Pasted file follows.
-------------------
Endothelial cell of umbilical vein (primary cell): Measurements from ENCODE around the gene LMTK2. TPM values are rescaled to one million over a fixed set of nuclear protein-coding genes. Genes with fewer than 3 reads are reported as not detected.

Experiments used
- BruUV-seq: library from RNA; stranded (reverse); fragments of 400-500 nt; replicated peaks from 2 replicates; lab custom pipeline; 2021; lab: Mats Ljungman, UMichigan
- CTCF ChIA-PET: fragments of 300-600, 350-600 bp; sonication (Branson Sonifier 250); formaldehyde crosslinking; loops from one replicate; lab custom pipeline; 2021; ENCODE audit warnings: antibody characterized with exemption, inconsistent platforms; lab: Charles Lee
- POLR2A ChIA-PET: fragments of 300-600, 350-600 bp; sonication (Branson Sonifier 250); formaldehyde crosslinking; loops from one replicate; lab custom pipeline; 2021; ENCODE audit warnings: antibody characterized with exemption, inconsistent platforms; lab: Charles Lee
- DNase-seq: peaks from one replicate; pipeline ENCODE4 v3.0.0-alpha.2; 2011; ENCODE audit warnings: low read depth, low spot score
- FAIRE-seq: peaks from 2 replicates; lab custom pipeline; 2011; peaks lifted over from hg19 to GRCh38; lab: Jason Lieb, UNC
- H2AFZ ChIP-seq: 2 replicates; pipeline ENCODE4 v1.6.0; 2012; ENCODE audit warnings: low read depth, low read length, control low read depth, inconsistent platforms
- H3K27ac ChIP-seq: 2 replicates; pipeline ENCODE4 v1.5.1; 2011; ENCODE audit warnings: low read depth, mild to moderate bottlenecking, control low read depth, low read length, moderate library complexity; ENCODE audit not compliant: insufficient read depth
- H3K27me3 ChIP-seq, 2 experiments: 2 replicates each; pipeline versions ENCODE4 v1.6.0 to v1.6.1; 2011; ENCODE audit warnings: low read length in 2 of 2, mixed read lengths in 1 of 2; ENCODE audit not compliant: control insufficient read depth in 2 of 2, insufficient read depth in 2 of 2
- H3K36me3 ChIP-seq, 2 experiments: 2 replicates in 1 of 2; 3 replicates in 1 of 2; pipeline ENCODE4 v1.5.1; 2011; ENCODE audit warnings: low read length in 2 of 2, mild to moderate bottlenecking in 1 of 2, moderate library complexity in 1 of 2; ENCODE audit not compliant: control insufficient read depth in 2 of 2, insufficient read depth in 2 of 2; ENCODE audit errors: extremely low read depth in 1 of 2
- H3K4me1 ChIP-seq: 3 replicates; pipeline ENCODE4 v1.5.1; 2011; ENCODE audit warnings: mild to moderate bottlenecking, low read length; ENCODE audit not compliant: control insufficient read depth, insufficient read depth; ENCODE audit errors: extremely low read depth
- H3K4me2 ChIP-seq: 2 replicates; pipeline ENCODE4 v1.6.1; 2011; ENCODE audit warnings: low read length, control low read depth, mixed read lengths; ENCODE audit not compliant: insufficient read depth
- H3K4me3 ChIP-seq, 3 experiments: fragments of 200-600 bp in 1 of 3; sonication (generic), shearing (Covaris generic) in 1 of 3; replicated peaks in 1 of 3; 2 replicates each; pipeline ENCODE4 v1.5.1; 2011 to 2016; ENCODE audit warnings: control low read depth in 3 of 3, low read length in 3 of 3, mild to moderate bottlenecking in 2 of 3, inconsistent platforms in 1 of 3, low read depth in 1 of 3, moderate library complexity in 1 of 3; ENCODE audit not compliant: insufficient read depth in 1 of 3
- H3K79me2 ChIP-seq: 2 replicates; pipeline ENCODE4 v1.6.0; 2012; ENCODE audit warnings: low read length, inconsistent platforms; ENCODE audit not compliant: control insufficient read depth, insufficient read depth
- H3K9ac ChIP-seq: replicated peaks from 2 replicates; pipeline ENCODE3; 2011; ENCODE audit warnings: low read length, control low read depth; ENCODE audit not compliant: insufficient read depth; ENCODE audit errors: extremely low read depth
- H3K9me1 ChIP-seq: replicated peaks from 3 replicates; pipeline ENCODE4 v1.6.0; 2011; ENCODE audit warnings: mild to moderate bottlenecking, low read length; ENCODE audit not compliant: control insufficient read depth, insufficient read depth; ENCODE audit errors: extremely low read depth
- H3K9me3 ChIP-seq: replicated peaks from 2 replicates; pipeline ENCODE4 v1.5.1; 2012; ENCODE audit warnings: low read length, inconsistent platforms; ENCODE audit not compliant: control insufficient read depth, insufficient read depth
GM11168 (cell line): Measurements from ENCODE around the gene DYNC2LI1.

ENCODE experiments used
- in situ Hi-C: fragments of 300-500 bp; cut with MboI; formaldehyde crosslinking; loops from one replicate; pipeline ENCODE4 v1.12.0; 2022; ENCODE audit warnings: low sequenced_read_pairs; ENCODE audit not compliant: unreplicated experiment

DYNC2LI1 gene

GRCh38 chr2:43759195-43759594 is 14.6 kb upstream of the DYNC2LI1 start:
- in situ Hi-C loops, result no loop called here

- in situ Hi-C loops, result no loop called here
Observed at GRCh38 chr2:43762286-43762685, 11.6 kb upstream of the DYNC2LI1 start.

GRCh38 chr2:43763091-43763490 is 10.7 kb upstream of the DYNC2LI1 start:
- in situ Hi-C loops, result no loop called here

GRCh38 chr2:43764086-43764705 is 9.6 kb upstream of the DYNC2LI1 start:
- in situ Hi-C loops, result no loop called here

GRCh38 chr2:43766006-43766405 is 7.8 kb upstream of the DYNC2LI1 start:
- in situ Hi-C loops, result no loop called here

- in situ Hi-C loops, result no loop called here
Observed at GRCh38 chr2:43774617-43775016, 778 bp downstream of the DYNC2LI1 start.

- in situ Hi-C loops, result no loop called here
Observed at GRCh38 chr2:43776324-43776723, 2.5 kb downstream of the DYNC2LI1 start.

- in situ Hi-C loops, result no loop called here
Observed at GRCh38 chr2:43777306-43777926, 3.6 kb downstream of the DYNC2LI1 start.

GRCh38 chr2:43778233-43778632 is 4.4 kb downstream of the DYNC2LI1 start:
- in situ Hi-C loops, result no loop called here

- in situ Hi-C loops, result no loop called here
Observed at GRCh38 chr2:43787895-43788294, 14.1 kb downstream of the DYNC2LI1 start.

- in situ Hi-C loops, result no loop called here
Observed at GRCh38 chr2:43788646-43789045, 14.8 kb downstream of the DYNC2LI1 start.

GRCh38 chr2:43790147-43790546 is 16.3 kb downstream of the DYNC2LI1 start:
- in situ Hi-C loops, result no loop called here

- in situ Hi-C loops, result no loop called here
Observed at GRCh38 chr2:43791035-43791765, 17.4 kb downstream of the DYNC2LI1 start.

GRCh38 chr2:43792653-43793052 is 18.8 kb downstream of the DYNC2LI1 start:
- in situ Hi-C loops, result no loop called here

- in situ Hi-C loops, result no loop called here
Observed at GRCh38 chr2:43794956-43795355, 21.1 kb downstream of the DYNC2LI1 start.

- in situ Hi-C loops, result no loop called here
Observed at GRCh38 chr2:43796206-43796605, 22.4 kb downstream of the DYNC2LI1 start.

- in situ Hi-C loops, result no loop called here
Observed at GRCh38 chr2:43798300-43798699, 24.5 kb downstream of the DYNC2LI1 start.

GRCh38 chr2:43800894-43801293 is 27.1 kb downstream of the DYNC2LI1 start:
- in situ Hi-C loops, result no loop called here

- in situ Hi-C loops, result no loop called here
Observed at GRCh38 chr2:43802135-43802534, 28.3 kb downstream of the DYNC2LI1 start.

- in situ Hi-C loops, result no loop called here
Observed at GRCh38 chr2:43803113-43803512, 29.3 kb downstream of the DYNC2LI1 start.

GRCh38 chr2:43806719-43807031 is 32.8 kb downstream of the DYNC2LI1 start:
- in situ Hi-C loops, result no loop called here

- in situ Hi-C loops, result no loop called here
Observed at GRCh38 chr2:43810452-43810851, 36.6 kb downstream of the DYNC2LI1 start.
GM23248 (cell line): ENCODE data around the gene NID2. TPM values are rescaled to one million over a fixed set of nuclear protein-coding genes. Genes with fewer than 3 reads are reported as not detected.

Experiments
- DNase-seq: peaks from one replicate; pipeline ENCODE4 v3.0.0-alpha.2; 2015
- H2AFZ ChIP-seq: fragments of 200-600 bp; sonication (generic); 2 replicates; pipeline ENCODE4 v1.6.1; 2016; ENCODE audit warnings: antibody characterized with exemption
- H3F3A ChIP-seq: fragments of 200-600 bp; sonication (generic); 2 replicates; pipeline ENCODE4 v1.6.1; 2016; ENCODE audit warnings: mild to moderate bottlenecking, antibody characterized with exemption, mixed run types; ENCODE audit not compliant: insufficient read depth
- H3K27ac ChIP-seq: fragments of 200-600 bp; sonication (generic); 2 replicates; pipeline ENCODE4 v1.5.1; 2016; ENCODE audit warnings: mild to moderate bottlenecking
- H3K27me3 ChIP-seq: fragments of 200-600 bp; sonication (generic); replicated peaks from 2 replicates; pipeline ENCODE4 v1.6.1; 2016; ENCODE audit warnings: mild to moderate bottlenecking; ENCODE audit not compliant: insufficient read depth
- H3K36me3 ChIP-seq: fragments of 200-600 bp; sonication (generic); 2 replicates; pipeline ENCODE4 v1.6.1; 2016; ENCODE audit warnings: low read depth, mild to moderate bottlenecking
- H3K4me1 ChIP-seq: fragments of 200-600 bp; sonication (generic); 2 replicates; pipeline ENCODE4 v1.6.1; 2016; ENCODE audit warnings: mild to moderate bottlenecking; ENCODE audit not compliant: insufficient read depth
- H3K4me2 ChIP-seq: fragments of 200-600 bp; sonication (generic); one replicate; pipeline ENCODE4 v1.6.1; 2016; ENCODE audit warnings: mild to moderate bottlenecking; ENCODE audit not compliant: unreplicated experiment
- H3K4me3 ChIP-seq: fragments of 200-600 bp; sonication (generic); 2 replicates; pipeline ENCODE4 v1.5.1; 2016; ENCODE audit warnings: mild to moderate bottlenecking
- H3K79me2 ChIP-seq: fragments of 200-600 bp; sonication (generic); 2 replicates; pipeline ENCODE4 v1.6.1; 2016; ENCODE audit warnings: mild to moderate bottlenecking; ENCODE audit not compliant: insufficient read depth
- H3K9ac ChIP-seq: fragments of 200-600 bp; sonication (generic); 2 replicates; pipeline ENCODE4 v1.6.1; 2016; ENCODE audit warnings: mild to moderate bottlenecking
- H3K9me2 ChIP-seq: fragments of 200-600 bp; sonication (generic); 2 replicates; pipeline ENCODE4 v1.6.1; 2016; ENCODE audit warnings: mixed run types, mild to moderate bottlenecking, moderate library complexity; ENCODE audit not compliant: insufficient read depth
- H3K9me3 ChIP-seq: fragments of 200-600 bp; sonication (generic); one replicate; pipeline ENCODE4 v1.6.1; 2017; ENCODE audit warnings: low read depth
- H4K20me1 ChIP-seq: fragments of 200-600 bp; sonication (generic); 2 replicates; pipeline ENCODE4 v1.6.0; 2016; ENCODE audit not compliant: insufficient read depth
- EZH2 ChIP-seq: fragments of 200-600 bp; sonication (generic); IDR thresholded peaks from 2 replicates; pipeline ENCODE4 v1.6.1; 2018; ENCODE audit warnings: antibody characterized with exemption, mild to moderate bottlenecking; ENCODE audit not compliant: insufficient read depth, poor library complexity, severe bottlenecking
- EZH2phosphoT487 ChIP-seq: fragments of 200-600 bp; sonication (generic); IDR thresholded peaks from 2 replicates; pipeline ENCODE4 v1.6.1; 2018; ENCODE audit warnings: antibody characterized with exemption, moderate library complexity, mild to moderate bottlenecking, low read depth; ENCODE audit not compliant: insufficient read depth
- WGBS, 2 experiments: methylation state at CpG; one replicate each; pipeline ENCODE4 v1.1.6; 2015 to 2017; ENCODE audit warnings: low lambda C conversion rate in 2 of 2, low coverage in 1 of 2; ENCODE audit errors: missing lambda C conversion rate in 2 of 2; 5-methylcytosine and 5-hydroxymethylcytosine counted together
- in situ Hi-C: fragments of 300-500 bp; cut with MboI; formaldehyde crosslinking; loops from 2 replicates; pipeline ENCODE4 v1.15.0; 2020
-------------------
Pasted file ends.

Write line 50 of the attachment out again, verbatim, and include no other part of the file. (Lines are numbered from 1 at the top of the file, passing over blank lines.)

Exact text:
- in situ Hi-C loops, result no loop called here